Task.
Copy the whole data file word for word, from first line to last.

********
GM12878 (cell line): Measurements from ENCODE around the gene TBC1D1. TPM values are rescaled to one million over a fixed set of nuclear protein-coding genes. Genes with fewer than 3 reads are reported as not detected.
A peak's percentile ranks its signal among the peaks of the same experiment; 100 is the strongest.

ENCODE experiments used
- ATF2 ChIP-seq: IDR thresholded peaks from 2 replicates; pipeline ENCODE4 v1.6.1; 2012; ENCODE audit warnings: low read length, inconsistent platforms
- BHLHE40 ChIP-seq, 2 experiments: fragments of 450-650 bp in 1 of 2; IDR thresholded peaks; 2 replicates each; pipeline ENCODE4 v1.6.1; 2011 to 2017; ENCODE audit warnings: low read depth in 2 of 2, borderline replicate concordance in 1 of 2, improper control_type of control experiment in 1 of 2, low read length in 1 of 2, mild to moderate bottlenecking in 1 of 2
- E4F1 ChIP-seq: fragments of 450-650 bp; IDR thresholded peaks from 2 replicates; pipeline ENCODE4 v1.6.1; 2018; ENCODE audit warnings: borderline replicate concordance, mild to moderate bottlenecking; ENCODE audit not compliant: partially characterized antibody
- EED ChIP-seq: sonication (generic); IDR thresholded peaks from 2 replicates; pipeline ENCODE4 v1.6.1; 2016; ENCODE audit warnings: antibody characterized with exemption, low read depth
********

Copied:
GM12878 (cell line): Measurements from ENCODE around the gene TBC1D1. TPM values are rescaled to one million over a fixed set of nuclear protein-coding genes. Genes with fewer than 3 reads are reported as not detected.
A peak's percentile ranks its signal among the peaks of the same experiment; 100 is the strongest.

ENCODE experiments used
- ATF2 ChIP-seq: IDR thresholded peaks from 2 replicates; pipeline ENCODE4 v1.6.1; 2012; ENCODE audit warnings: low read length, inconsistent platforms
- BHLHE40 ChIP-seq, 2 experiments: fragments of 450-650 bp in 1 of 2; IDR thresholded peaks; 2 replicates each; pipeline ENCODE4 v1.6.1; 2011 to 2017; ENCODE audit warnings: low read depth in 2 of 2, borderline replicate concordance in 1 of 2, improper control_type of control experiment in 1 of 2, low read length in 1 of 2, mild to moderate bottlenecking in 1 of 2
- E4F1 ChIP-seq: fragments of 450-650 bp; IDR thresholded peaks from 2 replicates; pipeline ENCODE4 v1.6.1; 2018; ENCODE audit warnings: borderline replicate concordance, mild to moderate bottlenecking; ENCODE audit not compliant: partially characterized antibody
- EED ChIP-seq: sonication (generic); IDR thresholded peaks from 2 replicates; pipeline ENCODE4 v1.6.1; 2016; ENCODE audit warnings: antibody characterized with exemption, low read depth